HIV – the virus responsible for AIDS – is difficult if not impossible to kill. A major reason? It knows how to hide.
Conventional medicines can attack HIV, but remnants often remain hidden in patients’ cells, ready to re-emerge and further drive the progression of AIDS.
In a paper published in the January edition of PLOS Pathogens, J. Victor Garcia-Martinez and colleagues from the UNC School of Medicine demonstrate a new and effective way to attack the hidden HIV. Eventually, their method could one day be used in conjunction with treatments already available to better treat AIDS.
Currently, treatments consisting of up to three drugs are used to prevent the growth of HIV in patients suffering from AIDS. However, these treatments don’t eliminate the HIV virus, but only reduce its ability to reproduce.
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“Antiretroviral therapies do not kill either virus or infected cells. They only affect the ability of the virus to grow,” Garcia-Martinez said.
Instead of relying on traditional therapies, Garcia-Martinez and his colleagues have taken a different approach: They devised a way for the body to detect cells with hidden HIV, so the immune system can identify and kill the cells.
“The immunotherapy that we used does kill the cells that are infected by HIV,” Garcia-Martinez said. “This is a key difference.”
In the paper, Garcia-Martinez and his team studied what are known as “BLT mice,” which have human immune systems. Using these mice allows researchers to better understand how new treatments might affect human cells and tissues.
“The BLT mouse is the most advanced model of its kind, and whereas other ‘humanized’ mice have been used for HIV studies, no other model has been used for this purpose,” Garcia-Martinez said.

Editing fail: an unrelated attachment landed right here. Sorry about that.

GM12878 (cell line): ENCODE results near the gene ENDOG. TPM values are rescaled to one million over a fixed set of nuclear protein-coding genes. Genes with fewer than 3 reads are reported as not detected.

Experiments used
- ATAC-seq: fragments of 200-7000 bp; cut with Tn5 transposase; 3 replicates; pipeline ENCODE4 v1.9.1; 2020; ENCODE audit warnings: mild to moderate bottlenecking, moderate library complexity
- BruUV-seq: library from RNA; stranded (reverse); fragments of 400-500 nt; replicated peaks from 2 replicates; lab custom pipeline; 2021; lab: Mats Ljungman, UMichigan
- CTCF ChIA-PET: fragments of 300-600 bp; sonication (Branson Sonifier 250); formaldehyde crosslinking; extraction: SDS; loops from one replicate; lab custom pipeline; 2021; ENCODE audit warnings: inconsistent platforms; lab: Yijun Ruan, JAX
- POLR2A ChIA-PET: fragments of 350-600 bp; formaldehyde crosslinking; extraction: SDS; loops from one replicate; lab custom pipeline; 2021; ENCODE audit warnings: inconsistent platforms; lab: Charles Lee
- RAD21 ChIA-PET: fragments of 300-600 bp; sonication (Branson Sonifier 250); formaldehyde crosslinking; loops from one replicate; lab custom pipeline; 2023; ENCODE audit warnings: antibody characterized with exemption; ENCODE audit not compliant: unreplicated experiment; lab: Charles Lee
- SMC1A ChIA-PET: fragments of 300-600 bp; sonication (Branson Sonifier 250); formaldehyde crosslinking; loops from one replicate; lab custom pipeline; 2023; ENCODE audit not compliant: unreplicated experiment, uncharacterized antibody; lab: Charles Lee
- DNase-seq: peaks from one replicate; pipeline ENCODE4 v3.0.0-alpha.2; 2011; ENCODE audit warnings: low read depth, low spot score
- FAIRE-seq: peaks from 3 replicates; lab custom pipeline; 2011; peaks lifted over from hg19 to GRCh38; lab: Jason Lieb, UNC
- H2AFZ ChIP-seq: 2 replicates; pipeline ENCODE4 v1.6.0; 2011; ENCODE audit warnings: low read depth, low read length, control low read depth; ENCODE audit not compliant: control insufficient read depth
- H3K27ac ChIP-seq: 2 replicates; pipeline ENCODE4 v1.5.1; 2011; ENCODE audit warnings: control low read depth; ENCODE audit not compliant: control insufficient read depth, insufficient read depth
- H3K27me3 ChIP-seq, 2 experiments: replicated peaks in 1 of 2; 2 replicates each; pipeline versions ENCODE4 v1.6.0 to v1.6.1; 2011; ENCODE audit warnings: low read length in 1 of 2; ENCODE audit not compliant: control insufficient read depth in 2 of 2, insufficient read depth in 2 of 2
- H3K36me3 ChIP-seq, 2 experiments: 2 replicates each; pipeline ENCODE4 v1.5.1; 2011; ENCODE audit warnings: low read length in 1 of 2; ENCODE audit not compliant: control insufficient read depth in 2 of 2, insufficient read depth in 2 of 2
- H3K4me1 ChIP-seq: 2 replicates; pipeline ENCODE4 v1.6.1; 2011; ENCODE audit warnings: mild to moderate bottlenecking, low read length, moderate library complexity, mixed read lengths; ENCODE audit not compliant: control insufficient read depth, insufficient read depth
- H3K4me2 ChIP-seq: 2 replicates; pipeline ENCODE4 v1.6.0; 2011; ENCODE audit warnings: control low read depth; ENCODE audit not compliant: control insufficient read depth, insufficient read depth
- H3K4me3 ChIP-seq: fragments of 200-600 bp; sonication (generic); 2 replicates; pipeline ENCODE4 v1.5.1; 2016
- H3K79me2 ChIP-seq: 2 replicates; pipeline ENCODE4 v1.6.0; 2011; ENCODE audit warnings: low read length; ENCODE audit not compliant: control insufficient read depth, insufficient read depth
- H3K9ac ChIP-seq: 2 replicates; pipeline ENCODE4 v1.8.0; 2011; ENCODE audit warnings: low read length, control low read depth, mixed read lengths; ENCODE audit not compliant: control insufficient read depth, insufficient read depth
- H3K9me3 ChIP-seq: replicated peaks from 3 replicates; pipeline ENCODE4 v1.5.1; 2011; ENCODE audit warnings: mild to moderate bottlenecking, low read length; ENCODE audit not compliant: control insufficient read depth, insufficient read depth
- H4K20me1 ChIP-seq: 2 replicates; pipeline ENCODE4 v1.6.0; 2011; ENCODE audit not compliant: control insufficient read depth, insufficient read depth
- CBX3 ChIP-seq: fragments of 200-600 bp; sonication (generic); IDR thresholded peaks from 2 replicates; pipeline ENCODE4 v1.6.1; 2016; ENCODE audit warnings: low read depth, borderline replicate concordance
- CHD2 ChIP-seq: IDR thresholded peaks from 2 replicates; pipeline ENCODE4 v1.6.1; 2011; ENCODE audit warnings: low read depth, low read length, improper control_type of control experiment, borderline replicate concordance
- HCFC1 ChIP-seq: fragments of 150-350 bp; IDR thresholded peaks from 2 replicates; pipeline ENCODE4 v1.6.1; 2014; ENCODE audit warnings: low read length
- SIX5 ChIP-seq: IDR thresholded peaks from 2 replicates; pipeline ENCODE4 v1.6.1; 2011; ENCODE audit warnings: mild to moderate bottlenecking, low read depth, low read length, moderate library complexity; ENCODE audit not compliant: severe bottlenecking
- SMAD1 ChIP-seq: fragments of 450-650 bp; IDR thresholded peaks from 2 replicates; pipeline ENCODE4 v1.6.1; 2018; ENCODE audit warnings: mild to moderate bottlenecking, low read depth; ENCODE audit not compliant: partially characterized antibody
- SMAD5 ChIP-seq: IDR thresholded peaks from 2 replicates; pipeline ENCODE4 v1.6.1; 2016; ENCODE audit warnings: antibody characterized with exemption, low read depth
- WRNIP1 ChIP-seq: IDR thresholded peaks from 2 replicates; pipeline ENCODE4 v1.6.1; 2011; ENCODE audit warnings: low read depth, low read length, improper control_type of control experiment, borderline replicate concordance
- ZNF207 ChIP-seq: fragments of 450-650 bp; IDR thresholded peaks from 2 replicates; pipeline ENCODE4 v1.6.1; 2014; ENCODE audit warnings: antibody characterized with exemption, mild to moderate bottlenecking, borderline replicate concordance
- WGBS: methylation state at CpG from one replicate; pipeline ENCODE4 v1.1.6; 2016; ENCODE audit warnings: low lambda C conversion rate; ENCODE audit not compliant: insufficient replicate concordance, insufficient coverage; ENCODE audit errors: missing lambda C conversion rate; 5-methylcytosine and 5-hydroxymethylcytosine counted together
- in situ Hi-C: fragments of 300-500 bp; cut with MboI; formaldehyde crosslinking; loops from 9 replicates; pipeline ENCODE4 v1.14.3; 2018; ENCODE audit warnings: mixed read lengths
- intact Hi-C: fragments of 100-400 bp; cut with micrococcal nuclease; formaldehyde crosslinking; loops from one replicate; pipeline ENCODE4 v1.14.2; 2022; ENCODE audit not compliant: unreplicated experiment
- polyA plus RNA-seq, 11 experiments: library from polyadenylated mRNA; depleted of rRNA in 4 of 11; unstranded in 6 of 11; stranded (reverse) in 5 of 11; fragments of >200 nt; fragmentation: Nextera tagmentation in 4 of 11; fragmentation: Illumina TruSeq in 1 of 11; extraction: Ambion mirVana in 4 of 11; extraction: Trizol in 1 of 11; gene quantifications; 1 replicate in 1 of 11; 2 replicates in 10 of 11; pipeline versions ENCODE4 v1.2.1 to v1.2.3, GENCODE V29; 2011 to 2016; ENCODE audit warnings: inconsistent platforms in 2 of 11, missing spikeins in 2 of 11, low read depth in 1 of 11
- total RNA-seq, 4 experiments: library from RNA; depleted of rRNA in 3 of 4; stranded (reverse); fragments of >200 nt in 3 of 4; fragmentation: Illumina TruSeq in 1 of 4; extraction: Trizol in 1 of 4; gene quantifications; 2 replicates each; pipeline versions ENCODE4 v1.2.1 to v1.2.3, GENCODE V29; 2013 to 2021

The researchers tested what they call the “kick and kill” strategy to attack HIV in the mice. They used a compound that “kicks” the virus into an “on” state in cells where it is hidden in an “off” state. Once the hidden virus is turned on, the immune system can identify it, and then kill the cells where it is hiding.
“This is a very important concept,” Garcia-Martinez said.
“In patients, there are cells infected with HIV that do not express any virus. These are usually resting cells. In these cells, the virus lies dormant. Therefore, the infected cells themselves (and the virus they contain) remain invisible to the immune system.”
In the paper, Garcia-Martinez and his team show this method can reduce the amount of hidden HIV by up to six times normal levels. Eventually, said Garcia-Martinez, they hope to develop treatments that can destroy hidden HIV virus, and dramatically reduce patients’ future risk of AIDs.
“The goal for interventions like the immunotoxin used in our manuscript is to eventually eradicate the virus in infected cells from the body. How long it would take to accomplish this is yet to be determined,” Garcia-Martinez said.
“Our experiments were not designed to demonstrate eradication but rather efficient killing of HIV infected cells in human tissues. This effect was beyond what antiretroviral therapy is able to do on its own. Future experiments planned will address the issue of how long and under what circumstances can we completely eradicate the virus from the body.”